NHS 3152 - Conversion out of specification?

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NHS 3152 - Conversion out of specification?

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jesmith
Contributor III

I am in the process of developing an application using the NHS3152 that requires reasonably performant analog-digital conversion and have discovered that the performance is unexpectedly poor. I am hoping there is something I can do to rectify the situation. To quantify this, I have generated the following plots. The first of these shows the relation between DAC code requested and the corresponding ADC code with the output and input MUXed together. In grey, we find data for the sweep from zero to 4095 for our custom board (which has the controller positioned within the NFC coil). In red and in blue, I have plotted the same data for the development board (controller outside of the NFC coil) with red being an internal MUX and blue being an external loop (jumper wire on the 0.1" headers)

image.png

Clearly there are large non-linearities between sequential steps that appear to be tied to the 13.56 MHz NFC communication link or other EMI (as made evident by the difference between external loop and internal MUXing).  In any (every) case, the ADC is over-reporting values on the low end and under-reporting the high end. The orange vertical line marks the point of intersection. The second figure shows the sequential difference between ADC codes, which should be equal to unity for all steps, in ideality, but instead spans +/- 50 to +/- 250 or so. Notably, this is minimized near the point of intersection.  

Figure 2023-06-19 135337.png

Some of this could be addressed through regression to correct for gain and offset errors and averaging to mitigate the effects of EMI noise (assuming that is what is at fault for this variance). However, there are also meaningful offsets with respect to voltage:

Figure 2023-06-19 151851.png

Above, blue and red are the DAC and ADC lines for the custom board whereas cyan and orange are for the development board. I should mention that our application involves a feedback loop where measurements from the ADC are used to set the output of the DAC. So it is problematic that both peripherals have different relationships with respect to actual voltage.

Figure 2023-06-20 115958.png

All of the above plots are with 0x19E written to the AD setup register, detailed here: 

Screenshot 2023-06-20 at 12.23.07 PM.png

As you can see in the above figure, I have tried various configurations. 0x3 had a particularly unexpected behavior, while 0xE and 0X19E improved slightly upon 0x2. Admittedly, I am not sure what to make of the provided description for ADOFFSETCAL in relation to these plots and cannot find additional information elsewhere. All measurements were taken with an NHS3152 operating passively with power provided by a Sony RC-S380 reader.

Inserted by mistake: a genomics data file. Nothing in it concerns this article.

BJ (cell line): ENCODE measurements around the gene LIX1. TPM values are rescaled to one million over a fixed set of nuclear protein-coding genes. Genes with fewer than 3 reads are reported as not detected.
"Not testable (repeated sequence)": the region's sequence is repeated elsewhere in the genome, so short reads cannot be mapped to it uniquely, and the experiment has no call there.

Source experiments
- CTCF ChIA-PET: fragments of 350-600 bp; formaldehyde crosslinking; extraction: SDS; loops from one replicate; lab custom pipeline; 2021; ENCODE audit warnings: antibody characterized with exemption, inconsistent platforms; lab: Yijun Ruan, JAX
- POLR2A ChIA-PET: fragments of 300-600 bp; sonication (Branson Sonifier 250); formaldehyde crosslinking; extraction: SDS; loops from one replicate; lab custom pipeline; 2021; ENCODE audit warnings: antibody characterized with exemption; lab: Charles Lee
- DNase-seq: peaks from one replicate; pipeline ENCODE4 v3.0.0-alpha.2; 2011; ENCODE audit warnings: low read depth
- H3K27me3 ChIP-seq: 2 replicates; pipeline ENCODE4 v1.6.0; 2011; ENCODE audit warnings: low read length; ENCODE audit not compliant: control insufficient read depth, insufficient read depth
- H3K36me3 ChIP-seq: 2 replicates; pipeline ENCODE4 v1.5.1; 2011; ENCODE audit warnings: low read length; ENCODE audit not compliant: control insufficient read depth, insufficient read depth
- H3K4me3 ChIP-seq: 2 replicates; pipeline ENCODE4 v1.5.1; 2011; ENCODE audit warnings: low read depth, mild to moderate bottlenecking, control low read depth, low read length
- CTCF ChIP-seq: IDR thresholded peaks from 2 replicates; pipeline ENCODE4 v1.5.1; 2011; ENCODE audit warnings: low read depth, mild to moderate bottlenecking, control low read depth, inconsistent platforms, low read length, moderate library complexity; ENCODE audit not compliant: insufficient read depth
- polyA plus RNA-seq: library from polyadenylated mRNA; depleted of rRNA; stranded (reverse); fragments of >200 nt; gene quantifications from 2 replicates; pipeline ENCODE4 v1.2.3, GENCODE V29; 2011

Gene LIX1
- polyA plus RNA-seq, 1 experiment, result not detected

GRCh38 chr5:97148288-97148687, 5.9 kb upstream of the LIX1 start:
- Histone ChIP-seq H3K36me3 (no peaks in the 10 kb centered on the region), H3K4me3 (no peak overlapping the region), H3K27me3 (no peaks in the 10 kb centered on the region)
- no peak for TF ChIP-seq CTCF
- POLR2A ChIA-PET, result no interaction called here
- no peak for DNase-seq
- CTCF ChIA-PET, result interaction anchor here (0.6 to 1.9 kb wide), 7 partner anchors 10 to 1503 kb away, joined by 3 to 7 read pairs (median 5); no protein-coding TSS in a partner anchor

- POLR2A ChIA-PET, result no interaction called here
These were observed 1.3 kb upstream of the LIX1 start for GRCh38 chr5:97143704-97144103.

Application

If relevant, the goal of our application is to measure the impedance of electrodes at 1 kHz. We selected this chip given the NFC support and support for very thin packaging. Here is an example of the waveforms we are able to capture at the moment: 

Screenshot 2023-06-20 at 12.32.36 PM.png

Through averaging and curve fitting, we are able to achieve OK readings for known impedances (especially after various forms of correction and calibration), but would like to improve accuracy and precision through addressing the performance of the converter itself. 

Questions

  1. Is this really the performance I should expect from this nominally 12 bit SAR? I have seen a few other posts that have hinted at the ADC's non-linearity but this characterization is not favorable. 
  2. What can I potentially try to improve performance? Thanks for your time and consideration.
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patrickgeens
NXP Apps Support
NXP Apps Support

Hi jesmith,

 

Your analysis of the ADC and DAC is correct.

The datasheet spec points are calculated versus an ideal curve between the lower and upper limits (not being zero nor full-scale), resulting in the (poor) numbers as seen in table 24 and table 25 of the NHS3152 datasheet, but a graph of the actual transfer functions would have made things much clearer.
The ADC and DAC function share the same building blocks, so both have the non-typical behavior. (The DAC output is a sample and hold buffer on an internal node of the ADC)

The intended application of the chip was detecting the presence (or absence) of resistors in medicinal pill blisters by coarse current measurements. The implementation and spec of the ADC and DAC were deemed sufficient to do this.

An active SWD connection can cause disturbance on the ADC, f.i. during a debugging session.

The Chip_ADCDAC_XXX functions provided in the SDK use the preferred settings for the ADC and DAC registers.

To minimize pick-up of the NFC field, the loop area between analog pins and VSS needs to as small as physically possible.

 

Kind regards,

Patrick

 

 

 

 

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jesmith
Contributor III

Thanks @patrickgeens. I've done some looking already and I don't think there are any alternatives that work for us, but I'm curious if you can point me to another MCU offering from NXP with a similar feature set (integrated ADC, passive NFC operation, WLCSP, flash OTA)?

I've looked at the TI RF430FRL15xH series, which is pretty similar with a 14-bit SD ADC, but its packaging is twice the height I'm looking for at ~1 mm > 500 microns (max).

Thanks!

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jesmith
Contributor III

@driesmoors Tagging you here, since you have previously provided the most helpful responses with respect to this chip. 

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